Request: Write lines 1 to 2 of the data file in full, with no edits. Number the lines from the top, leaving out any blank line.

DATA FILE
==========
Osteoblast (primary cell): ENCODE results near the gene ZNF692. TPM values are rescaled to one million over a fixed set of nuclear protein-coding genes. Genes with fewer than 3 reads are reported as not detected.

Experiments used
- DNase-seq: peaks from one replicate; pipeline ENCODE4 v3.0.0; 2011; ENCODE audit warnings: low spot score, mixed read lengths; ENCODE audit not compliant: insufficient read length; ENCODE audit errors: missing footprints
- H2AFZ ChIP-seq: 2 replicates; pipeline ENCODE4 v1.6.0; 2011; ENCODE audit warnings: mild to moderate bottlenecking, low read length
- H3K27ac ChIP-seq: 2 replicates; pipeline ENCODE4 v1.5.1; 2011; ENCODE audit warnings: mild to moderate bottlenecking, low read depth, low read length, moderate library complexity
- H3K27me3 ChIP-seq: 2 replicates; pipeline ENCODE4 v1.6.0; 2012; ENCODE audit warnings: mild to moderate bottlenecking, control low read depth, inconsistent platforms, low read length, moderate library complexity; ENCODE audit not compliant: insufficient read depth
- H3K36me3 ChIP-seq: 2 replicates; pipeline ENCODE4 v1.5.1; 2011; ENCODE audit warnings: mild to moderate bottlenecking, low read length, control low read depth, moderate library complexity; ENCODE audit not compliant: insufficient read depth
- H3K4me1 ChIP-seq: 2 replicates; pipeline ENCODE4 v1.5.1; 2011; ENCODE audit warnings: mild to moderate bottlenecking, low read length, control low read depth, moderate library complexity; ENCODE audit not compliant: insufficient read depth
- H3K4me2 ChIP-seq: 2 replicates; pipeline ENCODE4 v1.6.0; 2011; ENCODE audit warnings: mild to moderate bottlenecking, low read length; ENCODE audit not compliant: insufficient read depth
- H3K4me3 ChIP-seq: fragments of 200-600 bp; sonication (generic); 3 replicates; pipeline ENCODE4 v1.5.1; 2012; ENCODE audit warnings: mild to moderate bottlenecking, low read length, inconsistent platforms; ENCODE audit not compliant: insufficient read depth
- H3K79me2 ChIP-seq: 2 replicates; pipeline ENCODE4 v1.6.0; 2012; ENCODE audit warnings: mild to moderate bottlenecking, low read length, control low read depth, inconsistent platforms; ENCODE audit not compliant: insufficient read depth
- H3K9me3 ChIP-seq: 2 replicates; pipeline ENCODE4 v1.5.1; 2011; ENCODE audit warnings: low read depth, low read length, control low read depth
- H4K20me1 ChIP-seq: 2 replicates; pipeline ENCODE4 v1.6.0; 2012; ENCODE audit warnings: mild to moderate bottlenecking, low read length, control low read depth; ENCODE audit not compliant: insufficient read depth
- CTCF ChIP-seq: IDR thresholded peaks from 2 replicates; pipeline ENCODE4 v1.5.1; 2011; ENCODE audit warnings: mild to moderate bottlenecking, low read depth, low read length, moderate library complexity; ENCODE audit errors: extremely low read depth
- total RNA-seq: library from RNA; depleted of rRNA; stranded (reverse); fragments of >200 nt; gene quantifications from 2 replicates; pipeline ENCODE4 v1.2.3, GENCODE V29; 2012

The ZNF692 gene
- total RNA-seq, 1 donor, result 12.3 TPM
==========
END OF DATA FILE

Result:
Osteoblast (primary cell): ENCODE results near the gene ZNF692. TPM values are rescaled to one million over a fixed set of nuclear protein-coding genes. Genes with fewer than 3 reads are reported as not detected.

Experiments used